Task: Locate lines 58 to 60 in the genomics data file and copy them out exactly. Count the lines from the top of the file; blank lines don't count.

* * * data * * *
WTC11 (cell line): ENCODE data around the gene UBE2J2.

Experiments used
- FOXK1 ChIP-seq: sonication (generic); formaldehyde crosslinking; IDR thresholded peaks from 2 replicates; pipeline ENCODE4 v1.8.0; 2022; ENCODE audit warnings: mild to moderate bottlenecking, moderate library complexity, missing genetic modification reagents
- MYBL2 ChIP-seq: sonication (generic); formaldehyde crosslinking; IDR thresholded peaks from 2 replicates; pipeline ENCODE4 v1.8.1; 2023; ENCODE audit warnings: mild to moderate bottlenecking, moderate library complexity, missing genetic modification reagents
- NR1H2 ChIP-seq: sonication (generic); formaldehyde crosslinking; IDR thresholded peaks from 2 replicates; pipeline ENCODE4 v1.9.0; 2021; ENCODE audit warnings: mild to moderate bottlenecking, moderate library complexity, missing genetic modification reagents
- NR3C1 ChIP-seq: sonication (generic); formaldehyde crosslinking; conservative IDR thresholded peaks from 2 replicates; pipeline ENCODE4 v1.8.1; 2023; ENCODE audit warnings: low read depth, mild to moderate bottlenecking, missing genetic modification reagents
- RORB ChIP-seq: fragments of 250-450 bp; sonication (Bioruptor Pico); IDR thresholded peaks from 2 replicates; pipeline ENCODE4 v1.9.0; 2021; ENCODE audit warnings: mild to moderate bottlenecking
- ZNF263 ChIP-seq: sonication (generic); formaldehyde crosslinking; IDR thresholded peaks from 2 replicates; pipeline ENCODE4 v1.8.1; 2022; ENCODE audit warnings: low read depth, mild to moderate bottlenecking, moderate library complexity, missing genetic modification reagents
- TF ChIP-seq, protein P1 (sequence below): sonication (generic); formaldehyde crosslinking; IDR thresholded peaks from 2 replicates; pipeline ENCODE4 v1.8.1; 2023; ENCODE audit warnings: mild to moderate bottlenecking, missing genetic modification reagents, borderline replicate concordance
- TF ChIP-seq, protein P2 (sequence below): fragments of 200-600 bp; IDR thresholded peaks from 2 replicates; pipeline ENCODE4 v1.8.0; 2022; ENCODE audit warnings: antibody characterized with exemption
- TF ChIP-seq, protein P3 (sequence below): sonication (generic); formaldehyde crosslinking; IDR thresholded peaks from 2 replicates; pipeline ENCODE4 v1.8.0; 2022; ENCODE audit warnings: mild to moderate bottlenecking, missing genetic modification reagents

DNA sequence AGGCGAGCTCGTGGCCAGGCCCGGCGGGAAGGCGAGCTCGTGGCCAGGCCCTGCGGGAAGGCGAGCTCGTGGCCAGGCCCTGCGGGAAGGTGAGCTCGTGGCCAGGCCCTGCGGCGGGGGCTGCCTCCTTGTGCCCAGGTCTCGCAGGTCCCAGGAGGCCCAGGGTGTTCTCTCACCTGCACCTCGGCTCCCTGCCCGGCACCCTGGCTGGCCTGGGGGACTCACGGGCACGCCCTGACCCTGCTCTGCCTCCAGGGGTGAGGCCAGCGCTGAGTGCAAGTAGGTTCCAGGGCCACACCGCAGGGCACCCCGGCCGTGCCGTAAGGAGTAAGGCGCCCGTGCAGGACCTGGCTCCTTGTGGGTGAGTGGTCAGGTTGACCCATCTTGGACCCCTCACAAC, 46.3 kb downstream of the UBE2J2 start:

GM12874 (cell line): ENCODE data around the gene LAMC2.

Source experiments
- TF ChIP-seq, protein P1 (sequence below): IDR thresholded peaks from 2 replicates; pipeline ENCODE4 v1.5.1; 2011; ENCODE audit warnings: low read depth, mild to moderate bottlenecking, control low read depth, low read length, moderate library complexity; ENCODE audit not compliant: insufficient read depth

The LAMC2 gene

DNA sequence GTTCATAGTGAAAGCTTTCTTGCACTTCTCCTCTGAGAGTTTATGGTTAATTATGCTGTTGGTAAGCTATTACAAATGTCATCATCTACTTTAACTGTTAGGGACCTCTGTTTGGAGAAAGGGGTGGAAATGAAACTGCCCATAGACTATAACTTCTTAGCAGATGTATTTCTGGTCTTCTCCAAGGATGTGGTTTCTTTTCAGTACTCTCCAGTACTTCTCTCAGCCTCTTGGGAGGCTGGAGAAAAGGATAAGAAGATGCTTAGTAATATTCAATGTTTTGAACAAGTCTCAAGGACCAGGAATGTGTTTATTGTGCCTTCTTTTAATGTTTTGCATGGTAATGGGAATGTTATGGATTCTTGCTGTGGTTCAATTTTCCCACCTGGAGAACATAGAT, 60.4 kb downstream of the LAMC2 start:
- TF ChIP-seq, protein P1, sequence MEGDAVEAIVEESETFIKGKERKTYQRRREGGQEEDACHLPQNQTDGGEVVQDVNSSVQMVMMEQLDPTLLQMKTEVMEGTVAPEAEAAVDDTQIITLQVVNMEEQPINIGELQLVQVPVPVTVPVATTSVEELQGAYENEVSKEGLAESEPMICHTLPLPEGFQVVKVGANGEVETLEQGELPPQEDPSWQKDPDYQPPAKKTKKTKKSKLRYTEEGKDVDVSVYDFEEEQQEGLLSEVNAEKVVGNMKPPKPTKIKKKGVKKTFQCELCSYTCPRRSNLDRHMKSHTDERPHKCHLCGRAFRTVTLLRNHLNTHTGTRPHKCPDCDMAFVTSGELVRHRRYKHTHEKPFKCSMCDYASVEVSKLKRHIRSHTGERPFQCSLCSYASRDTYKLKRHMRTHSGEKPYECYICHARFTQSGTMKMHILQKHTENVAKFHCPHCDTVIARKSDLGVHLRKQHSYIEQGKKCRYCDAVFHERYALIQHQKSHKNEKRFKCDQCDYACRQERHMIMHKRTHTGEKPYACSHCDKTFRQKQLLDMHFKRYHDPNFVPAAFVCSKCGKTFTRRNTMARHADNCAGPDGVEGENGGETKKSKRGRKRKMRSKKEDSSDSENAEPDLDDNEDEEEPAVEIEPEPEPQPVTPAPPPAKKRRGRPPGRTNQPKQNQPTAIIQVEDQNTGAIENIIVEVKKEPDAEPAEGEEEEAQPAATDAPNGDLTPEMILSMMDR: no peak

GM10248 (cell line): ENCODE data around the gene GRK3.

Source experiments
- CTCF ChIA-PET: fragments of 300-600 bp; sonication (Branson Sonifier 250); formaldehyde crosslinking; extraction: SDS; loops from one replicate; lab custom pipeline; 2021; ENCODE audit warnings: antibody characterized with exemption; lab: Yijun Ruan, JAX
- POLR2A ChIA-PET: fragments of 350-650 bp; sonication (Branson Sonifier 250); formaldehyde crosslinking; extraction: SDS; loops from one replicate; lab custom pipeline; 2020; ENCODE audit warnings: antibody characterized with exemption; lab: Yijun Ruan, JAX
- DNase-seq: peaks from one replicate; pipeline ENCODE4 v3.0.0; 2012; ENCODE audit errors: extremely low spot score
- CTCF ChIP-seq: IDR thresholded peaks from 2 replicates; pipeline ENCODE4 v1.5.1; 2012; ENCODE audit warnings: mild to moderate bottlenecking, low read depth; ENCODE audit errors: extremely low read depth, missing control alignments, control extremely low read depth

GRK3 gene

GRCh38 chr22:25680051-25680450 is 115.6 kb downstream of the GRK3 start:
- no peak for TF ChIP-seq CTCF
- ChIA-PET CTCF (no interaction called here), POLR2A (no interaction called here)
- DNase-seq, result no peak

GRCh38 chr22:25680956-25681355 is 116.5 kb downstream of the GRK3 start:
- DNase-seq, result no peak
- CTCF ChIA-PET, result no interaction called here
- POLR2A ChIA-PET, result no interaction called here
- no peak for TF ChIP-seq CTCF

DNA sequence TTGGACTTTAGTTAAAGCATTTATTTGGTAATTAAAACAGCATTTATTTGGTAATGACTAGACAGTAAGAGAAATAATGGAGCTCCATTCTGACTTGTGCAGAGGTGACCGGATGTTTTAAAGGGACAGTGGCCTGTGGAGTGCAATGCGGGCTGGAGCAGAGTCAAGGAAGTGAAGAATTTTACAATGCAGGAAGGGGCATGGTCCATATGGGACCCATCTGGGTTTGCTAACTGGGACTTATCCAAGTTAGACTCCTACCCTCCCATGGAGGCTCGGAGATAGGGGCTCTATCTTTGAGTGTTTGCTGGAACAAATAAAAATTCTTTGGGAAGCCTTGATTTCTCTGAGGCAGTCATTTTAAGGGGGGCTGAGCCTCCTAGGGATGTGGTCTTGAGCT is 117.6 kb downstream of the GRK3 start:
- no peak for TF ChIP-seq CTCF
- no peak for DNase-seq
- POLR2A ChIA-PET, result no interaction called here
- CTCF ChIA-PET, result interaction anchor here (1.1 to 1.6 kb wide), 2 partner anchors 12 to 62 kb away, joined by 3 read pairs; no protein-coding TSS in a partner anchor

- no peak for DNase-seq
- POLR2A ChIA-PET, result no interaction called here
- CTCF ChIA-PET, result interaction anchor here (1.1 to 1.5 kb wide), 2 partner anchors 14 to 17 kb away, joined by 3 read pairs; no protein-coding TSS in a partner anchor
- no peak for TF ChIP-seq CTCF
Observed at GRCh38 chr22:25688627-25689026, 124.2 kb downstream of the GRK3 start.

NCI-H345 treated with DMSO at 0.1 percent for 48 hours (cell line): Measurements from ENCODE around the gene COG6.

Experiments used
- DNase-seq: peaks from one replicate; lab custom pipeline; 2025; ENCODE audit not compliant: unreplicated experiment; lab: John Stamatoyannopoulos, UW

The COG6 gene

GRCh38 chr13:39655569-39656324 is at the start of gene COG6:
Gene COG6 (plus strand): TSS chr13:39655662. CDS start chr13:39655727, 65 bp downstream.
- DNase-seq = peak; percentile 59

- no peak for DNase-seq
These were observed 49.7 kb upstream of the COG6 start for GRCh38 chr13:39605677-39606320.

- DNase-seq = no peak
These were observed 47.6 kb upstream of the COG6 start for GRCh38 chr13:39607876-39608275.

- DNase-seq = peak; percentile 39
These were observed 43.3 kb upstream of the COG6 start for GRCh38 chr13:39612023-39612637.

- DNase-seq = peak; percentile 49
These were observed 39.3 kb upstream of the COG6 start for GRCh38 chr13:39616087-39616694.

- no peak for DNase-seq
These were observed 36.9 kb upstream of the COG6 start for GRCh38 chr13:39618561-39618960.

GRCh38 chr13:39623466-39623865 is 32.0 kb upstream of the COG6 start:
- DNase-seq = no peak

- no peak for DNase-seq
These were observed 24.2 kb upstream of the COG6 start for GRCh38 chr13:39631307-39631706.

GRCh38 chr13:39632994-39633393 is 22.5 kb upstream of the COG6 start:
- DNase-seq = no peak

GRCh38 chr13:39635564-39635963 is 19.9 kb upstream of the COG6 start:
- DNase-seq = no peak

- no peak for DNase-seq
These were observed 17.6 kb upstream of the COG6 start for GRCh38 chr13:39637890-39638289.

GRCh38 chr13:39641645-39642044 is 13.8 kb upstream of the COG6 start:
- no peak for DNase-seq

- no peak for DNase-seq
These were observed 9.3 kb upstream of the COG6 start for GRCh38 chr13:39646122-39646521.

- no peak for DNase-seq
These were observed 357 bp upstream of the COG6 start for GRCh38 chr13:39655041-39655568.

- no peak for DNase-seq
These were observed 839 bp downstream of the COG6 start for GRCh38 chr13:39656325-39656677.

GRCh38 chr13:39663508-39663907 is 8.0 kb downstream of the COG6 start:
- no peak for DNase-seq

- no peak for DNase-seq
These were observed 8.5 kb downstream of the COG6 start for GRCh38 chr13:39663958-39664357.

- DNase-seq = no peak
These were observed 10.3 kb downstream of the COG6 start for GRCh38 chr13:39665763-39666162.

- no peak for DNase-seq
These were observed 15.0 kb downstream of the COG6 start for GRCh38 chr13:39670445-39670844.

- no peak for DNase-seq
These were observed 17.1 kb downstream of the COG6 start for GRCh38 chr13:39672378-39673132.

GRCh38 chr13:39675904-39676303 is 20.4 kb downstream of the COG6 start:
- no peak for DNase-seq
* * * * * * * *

- DNase-seq = peak; percentile 49
These were observed 39.3 kb upstream of the COG6 start for GRCh38 chr13:39616087-39616694.

- no peak for DNase-seq